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Contextual Search Results in WordPress

Michael Tyson had a cool idea: instead of the search results page showing an excerpt of the first words of the post, show an excerpt that contains the search terms and highlight them (say, by making them bold). I thought his method was too complex—it requires replacing your theme's search.php with a custom page, and it shows the context of every occurrence of the search terms. I thought it would be more straightforward to use the existing search page, which should be using the_excerpt to show an extract of the found page, and use the existing filters to change the text. Also, there's no need to show every occurrence of the search terms; the first ones should be fine.

There are two parts to displaying the excerpt. The first is generating the text of the excerpt, with (possibly) a suffix that indicates that it was truncated. This is done by the function get_the_excerpt. That uses the excerpt_length filter to determine the length of the excerpt in words, and the excerpt_more filter to determine the suffix. It then calls the get_the_extract filter to return the final results. We'll hook that filter to return our own text, one that contains the search terms.

The second part is displaying the excerpt, done by the_excerpt. All that does is embed the text in a p element, call the the_extract filter, and echo the result. We'll hook that to highlight the search terms.

First, we create a regular expression that looks for the search terms (basically, same as that used by Michael Tyson):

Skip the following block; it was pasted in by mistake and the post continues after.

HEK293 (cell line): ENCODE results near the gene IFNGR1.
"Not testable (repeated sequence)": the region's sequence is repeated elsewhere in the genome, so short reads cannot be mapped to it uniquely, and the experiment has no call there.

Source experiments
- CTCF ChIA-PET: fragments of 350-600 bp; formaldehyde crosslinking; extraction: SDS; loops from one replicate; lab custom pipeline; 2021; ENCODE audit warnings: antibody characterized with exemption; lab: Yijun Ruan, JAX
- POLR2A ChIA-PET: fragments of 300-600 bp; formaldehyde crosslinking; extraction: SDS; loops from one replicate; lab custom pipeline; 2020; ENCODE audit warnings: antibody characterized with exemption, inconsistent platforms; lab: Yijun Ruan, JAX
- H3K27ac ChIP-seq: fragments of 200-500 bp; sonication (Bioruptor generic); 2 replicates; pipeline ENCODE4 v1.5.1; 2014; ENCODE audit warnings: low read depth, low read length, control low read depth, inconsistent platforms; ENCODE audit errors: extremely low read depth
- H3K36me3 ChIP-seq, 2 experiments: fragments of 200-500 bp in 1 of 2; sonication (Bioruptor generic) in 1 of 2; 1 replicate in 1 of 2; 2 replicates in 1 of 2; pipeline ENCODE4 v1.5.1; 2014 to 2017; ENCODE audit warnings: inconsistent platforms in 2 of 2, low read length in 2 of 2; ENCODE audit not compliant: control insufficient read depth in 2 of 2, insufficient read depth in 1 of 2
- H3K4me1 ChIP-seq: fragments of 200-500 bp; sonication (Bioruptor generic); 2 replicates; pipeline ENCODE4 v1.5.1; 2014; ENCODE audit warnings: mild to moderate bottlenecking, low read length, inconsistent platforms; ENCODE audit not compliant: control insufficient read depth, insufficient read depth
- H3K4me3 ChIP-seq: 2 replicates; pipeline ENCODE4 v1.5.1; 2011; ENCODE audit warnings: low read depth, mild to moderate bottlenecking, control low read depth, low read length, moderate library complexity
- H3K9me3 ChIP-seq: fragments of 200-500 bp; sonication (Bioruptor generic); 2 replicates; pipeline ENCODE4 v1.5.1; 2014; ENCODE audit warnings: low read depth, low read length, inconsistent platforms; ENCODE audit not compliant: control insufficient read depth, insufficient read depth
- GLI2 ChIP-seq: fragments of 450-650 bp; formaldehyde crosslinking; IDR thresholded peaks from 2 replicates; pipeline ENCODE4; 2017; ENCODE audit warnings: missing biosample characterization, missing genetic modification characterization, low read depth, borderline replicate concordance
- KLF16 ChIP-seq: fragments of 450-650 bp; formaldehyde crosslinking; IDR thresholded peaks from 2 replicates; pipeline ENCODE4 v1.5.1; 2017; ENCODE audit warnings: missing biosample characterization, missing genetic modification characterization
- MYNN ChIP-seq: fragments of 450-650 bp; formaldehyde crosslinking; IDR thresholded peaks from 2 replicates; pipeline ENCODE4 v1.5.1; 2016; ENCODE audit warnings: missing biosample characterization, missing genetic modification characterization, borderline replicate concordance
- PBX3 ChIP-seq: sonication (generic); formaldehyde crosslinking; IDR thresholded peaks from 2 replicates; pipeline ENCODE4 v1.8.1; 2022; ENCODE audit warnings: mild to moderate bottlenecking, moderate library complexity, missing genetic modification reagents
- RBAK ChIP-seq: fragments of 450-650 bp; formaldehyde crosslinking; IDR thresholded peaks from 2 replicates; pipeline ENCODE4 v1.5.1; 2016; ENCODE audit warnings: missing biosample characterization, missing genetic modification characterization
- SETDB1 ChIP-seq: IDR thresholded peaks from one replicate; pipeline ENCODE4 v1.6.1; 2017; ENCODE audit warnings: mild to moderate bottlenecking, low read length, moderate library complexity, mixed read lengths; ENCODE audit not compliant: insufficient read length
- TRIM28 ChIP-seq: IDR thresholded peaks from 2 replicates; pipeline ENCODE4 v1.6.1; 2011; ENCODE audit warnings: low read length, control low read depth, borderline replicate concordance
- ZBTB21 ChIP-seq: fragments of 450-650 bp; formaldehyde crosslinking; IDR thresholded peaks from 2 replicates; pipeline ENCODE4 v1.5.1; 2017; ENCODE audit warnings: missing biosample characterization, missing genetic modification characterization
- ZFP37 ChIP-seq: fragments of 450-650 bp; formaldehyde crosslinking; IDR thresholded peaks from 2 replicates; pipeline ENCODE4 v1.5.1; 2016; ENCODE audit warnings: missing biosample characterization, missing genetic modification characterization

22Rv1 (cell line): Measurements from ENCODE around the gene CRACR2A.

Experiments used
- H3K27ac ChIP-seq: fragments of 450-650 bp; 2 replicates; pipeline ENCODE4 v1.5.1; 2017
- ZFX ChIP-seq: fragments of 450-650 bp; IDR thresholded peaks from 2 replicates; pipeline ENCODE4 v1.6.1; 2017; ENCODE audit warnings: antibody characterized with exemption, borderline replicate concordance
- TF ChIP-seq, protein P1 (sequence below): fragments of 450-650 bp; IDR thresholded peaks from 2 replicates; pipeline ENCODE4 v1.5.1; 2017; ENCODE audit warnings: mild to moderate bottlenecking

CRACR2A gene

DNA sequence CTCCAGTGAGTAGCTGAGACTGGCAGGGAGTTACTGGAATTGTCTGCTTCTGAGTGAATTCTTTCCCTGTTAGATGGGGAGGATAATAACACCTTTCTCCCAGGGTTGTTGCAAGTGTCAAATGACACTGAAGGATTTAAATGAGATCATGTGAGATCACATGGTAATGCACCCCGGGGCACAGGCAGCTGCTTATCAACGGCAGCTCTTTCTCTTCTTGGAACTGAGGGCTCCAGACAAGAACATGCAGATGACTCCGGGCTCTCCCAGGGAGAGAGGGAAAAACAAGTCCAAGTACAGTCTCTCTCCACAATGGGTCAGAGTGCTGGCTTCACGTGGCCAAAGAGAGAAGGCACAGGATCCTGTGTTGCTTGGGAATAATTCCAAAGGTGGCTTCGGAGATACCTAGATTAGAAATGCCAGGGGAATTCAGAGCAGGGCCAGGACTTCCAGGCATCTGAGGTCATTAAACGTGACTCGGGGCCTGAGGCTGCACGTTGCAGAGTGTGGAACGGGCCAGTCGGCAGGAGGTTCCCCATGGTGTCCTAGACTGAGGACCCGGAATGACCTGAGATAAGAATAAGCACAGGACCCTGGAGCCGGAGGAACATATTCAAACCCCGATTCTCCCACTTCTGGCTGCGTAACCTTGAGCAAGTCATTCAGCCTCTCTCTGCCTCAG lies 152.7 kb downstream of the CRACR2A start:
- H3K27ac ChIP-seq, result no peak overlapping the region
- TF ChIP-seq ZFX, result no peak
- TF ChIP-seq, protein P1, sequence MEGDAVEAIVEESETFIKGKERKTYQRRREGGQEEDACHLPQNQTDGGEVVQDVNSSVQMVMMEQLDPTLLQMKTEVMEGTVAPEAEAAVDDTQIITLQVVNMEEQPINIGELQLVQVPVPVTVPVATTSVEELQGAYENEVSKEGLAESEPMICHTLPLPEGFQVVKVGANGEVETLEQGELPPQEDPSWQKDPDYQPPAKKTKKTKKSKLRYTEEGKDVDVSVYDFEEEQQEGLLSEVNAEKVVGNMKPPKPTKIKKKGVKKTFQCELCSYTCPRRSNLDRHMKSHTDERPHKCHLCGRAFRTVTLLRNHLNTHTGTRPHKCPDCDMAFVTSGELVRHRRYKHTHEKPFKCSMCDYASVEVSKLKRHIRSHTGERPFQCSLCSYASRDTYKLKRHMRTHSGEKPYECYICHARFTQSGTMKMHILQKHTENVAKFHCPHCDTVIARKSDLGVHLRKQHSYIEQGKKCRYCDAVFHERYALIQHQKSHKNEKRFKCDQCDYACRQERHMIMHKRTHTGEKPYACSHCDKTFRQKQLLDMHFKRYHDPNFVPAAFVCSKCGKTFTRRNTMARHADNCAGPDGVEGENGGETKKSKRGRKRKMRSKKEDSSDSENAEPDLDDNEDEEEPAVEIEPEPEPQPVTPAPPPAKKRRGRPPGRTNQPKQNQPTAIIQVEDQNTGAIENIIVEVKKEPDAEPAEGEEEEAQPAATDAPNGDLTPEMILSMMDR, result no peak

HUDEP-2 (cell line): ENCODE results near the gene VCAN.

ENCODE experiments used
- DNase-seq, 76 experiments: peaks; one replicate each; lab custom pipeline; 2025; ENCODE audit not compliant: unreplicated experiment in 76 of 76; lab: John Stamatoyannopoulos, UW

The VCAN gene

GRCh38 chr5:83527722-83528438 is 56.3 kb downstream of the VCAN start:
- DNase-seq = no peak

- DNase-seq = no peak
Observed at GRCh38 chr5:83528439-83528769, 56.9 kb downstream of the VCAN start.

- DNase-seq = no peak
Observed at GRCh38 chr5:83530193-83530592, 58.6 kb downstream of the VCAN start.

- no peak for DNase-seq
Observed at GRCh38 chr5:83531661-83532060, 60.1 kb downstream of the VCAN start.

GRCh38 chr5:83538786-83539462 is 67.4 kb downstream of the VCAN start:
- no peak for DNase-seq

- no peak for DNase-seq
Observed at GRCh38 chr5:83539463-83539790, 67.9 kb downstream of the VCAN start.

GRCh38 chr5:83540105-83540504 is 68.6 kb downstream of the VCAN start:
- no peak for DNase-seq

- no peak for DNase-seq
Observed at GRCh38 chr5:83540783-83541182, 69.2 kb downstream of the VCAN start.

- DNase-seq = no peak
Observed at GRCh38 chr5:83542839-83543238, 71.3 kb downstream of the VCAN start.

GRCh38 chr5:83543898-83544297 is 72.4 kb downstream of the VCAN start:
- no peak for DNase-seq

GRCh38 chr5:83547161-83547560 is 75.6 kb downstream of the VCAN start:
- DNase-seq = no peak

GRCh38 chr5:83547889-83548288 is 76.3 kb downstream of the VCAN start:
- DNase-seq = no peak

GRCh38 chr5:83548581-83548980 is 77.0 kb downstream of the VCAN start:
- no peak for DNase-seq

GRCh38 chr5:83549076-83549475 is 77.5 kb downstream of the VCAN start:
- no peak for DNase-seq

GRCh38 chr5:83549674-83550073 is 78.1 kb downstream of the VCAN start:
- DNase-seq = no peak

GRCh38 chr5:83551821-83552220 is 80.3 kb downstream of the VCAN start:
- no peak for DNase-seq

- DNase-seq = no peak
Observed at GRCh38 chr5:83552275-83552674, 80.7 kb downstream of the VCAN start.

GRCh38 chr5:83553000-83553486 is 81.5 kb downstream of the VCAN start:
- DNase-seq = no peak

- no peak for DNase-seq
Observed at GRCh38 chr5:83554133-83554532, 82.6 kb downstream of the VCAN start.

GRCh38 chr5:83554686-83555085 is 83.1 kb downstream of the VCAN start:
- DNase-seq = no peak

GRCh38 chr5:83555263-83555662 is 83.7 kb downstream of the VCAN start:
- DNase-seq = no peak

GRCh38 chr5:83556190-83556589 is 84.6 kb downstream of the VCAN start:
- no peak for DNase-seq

function query_re(){
	global $wp_query;
	$terms = $wp_query->query_vars['search_terms'];
	foreach ($terms as &$term) $term = preg_quote($term, '/');
	return '/'.implode('|', $terms).'/iu';
}

Then, we use my preg_replace_text to highlight the terms when the excerpt is displayed (the the_excerpt filter):

add_filter('the_excerpt', function ($text){
	return preg_replace_text (query_re(), '<span class="searchterm">$0</span>', $text);
});

And now make sure our stylesheet does something pretty with span.searchterm.

Selecting the correct excerpt is slightly more complicated. First choice is the author-composed excerpt (if it matches the search terms), which is passed to the filter directly. Second choice is the default excerpt (if it matches the search terms), which is the first excerpt_length words. Third choice is the excerpt_length words surrounding the first search term; I'll arbitrarily take one-third of the length before and two thirds after. Fourth choice, which means that neither the excerpt or the whole text contain the search term, is the original excerpt (this can happen if the search term matched the title). Fifth choice is the first excerpt_length words.

WordPress has a function wp_trim_words that we can use to limit the excerpt size, but it only trims on the end. To trim the start of the text, we use a little hack: trim the reverse of the text. The definition of a word doesn't depend on spelling. Since we may well want Unicode text and strrev can't handle that, we use this cute function: function strrev_utf8($str) { return join("", array_reverse(preg_split("##u", $str))); }: